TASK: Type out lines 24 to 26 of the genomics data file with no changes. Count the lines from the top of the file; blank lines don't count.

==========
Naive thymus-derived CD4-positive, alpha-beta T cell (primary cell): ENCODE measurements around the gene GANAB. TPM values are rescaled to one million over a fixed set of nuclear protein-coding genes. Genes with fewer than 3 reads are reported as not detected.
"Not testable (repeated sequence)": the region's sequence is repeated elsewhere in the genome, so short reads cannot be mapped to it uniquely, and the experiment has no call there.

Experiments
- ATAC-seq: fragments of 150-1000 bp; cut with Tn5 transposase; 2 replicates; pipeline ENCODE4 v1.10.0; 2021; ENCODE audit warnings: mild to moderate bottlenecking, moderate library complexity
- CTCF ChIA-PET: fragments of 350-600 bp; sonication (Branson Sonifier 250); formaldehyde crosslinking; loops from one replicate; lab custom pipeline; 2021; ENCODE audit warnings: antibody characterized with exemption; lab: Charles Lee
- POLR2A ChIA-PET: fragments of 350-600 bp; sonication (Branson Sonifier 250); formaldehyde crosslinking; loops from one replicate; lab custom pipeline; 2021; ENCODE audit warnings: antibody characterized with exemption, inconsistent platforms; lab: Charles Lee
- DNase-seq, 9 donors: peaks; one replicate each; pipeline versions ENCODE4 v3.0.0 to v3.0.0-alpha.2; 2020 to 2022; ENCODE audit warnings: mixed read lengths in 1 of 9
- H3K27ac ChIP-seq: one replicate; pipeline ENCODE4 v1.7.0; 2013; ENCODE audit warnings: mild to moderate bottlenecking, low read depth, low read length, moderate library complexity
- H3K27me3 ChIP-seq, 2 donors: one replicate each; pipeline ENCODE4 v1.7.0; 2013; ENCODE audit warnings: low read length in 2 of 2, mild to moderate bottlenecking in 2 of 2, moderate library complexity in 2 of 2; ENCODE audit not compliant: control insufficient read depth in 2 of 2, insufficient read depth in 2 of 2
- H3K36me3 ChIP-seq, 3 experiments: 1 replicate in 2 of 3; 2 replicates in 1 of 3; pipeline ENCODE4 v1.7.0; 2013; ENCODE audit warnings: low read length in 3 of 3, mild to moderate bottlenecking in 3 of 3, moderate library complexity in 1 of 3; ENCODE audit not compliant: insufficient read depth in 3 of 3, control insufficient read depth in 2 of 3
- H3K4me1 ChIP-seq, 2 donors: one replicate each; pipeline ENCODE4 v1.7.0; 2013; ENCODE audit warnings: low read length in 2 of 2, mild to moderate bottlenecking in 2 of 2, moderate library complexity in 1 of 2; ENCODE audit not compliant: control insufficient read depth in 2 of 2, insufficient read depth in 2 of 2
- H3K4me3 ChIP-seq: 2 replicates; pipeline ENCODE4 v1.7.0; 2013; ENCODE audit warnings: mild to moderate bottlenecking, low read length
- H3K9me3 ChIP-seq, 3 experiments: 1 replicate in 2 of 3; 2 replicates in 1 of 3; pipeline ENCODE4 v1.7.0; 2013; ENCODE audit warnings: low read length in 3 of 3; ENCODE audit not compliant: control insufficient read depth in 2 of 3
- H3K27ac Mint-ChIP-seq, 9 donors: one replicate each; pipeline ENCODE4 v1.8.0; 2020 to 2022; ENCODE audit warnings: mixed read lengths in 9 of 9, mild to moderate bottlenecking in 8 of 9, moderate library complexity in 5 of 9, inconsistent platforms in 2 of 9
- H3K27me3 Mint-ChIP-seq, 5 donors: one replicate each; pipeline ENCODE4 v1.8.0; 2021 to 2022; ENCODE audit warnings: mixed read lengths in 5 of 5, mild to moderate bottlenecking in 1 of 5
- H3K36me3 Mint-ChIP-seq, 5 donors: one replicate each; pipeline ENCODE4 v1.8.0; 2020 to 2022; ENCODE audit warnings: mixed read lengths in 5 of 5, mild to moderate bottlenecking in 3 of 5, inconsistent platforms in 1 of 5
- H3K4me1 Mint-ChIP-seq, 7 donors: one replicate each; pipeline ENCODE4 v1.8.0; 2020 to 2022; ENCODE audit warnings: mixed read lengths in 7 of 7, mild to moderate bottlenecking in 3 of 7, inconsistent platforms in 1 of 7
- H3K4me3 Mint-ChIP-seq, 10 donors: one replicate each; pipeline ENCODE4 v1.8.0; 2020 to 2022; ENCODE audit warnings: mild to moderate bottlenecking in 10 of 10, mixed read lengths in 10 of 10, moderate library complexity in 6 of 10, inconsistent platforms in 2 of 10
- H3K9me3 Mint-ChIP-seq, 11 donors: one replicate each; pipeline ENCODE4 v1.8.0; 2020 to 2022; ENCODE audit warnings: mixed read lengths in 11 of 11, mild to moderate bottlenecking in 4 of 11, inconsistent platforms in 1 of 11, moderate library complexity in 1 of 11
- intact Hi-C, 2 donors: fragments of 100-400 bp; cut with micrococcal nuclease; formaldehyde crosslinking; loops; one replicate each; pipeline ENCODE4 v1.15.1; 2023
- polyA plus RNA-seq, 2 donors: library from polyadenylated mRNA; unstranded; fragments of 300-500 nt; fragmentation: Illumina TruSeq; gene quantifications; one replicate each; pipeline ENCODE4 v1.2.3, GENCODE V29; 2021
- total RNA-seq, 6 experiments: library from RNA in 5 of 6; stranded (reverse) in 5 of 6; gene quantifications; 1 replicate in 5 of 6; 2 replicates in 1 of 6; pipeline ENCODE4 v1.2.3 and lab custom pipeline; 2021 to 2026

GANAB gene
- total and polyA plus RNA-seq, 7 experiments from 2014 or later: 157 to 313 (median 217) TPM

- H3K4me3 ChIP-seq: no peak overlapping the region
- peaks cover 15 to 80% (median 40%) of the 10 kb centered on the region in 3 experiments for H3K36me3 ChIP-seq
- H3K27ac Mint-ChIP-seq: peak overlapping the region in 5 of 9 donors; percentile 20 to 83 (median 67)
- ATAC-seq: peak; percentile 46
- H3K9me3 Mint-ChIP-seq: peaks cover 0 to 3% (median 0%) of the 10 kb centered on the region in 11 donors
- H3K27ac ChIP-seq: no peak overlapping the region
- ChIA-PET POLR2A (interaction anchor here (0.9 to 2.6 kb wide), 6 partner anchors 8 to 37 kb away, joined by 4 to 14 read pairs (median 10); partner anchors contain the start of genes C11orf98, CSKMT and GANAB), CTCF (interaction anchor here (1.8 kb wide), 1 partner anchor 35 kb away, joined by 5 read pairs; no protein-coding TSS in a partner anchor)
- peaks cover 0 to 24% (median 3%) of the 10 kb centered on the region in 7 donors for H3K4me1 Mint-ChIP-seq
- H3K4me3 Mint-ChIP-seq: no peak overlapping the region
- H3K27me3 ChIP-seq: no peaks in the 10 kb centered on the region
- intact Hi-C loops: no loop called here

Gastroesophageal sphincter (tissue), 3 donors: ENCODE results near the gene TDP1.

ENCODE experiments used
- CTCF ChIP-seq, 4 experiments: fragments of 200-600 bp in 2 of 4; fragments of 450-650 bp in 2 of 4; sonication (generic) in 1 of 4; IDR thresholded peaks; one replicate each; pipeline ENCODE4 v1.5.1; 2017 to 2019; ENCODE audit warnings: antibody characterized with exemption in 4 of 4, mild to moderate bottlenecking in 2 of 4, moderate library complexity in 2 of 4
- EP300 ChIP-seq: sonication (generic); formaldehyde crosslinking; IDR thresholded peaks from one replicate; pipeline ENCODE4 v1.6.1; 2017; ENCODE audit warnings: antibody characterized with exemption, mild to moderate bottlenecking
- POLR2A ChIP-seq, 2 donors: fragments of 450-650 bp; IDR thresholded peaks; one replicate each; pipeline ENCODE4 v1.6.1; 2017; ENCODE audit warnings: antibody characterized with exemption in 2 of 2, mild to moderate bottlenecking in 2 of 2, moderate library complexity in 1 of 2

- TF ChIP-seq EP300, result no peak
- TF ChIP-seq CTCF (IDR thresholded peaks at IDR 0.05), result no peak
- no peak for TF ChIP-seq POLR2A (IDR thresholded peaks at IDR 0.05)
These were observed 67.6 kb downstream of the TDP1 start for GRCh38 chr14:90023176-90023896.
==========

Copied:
- total and polyA plus RNA-seq, 7 experiments from 2014 or later: 157 to 313 (median 217) TPM

- H3K4me3 ChIP-seq: no peak overlapping the region
- peaks cover 15 to 80% (median 40%) of the 10 kb centered on the region in 3 experiments for H3K36me3 ChIP-seq